The United Nations, meanwhile, offered the following statement by Secretary-General Kofi Annan on its website: "The secretary general is opposed to the use of violence and intimidation to resolve electoral and political disputes". Annan "calls on all parties to apply restraint".
The Russian Foreign Ministry on March 21 posted on its official website a statement about the recent unrest, in which it expressed concern about the actions of the opposition. The statement urged demonstrators to remain within the framework of the constitution and to maintain a "constructive dialogue" with the administration of President Akayev. The ministry also appealed to foreign observers in the country, including the OSCE, to exhibit responsibility in their statements and not to give "destructive elements" justification for unlawful acts.
The Uzbek foreign ministry issued the following statement on March 23: "The people of Uzbekistan, which is a close neighbour of Kyrgyzstan, are concerned about the events happening in Kyrgyzstan, especially in its southern regions". The state-controlled media in Uzbekistan had previously not mentioned the crisis, fearing it could spark unrest within the border town of Andijan. Since 2004 the area has witnessed demonstrations by traders upset about new laws that restrict their commercial activity.
By March 23 the protest movement had become widespread, particularly in some of the majority Uzbek southern towns, having gained momentum in the wake of allegations of massive fraud and manipulations during the elections. The opposition appeared to unify to some extent around two main opposition leaders: former Prime Minister Kurmanbek Bakiyev and former Foreign Minister Roza Otunbaeva.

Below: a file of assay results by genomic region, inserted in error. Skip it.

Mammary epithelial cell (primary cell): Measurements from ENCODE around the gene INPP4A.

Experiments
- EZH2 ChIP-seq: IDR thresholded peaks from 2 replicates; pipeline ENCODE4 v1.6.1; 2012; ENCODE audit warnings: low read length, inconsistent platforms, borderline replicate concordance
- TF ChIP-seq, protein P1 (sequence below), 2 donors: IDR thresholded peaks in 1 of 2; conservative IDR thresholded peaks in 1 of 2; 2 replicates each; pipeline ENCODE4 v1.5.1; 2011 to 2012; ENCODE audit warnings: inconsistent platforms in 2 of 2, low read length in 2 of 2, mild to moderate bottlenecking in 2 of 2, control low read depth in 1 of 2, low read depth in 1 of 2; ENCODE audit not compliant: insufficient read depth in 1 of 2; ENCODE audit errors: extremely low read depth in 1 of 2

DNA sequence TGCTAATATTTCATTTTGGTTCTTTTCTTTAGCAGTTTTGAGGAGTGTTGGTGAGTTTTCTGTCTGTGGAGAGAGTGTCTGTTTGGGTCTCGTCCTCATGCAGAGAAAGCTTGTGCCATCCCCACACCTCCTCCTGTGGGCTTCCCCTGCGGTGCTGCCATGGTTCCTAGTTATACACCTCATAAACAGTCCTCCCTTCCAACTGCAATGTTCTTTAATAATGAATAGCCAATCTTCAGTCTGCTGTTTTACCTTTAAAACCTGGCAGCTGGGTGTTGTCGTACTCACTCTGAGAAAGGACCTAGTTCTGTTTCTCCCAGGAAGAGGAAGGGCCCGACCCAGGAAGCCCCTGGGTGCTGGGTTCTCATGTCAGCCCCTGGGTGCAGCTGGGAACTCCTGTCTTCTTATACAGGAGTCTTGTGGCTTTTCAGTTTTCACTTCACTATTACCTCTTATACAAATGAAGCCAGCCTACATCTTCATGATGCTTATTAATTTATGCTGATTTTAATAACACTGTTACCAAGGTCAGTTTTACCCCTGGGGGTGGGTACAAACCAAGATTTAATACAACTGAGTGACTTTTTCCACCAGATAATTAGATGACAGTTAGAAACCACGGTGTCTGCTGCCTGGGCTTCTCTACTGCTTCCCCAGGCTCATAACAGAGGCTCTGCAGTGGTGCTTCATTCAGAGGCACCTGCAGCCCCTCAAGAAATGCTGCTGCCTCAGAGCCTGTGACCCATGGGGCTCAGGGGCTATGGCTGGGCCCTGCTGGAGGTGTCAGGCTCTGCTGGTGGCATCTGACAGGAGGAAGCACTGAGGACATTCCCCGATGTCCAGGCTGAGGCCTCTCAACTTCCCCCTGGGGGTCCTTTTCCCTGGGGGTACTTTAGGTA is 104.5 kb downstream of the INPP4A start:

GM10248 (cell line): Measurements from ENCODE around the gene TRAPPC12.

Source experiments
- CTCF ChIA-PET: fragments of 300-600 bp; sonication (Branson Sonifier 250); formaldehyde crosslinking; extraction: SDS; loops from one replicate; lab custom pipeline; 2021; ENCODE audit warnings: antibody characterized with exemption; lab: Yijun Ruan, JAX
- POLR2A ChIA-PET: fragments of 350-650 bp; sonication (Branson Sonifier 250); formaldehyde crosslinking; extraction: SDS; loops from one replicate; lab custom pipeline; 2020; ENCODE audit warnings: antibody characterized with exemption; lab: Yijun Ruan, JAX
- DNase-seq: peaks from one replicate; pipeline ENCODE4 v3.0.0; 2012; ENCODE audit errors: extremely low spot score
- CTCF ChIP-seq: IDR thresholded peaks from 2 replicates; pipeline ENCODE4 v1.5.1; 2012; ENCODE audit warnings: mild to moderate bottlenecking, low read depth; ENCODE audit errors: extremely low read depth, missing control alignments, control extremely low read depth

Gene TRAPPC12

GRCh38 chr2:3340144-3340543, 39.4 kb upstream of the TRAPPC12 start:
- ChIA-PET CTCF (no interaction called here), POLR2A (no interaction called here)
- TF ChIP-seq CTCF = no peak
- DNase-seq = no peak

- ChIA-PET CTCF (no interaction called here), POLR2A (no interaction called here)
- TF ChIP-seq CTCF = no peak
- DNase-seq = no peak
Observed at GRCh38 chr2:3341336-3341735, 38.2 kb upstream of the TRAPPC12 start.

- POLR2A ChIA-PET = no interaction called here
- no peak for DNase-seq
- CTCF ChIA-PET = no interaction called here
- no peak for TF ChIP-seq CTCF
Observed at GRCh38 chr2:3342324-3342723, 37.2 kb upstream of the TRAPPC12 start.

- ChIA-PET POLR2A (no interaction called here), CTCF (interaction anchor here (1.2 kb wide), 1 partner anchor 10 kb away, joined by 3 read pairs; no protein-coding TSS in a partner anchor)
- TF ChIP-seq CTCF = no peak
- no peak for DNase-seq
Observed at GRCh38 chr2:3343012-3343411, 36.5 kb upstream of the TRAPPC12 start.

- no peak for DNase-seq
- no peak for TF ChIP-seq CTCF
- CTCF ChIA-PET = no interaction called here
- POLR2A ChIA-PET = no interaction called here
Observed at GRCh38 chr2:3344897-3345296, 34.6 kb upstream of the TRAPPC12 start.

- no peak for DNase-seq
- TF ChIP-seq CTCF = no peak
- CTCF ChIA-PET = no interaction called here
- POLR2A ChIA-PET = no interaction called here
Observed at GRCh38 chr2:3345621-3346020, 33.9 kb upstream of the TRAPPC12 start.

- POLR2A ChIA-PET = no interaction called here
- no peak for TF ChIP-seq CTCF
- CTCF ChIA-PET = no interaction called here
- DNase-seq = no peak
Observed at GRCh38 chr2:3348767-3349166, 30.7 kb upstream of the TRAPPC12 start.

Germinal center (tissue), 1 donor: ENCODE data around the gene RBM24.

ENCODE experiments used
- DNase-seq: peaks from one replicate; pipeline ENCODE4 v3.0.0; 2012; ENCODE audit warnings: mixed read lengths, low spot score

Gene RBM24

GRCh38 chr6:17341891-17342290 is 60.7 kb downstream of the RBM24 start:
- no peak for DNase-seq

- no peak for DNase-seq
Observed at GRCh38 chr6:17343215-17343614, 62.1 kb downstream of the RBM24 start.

On March 24, protests spread to Bishkek, where a large crowd of tens of thousands of people gathered in front of the main government building. When security forces and pro-government provocateurs began beating a number of youthful demonstrators in the front ranks, the main crowd behind them closed ranks and a large number of the young swept past the security forces and stormed into the government headquarters. They also occupied the building of the state television. A number of skirmishes took place between the opposition and police, before sheer force allowed a throng of protestors to overrun government offices -- which crowds of young men then vandalized.
President Akayev left the country on Thursday 24 March, fleeing with his family by helicopter to Kazakhstan, from where he subsequently flew to Moscow. At that point, he refused to resign. Prime Minister Nikolai Tanayev resigned as the opposition took control of key state organs including State Television, and the police melted away or joined the protestors. Imprisoned opposition leaders, including Felix Kulov, were freed and the Kyrgyz Supreme Court declared the election results invalid.
The newly elected parliament named Kurmanbek Bakiyev, a southerner, as acting Prime Minister and acting President. Felix Kulov, freed only a day earlier and the one man many feel capable of uniting the erstwhile opposition groupings, made a television appeal for calm. With the breakdown of law and order, mobs looted stores and ATMs in Bishkek during the night, and a number of buildings were set on fire. By March 25 reports emerged of many casualties, including three deaths, and some looting continued. Bakiyev appointed Kulov acting Interior Minister, with instructions to restore order in the capital. An interim cabinet of appointeees but appears to consist of a varied collection of individuals representing different anti-Akayev groups and clans.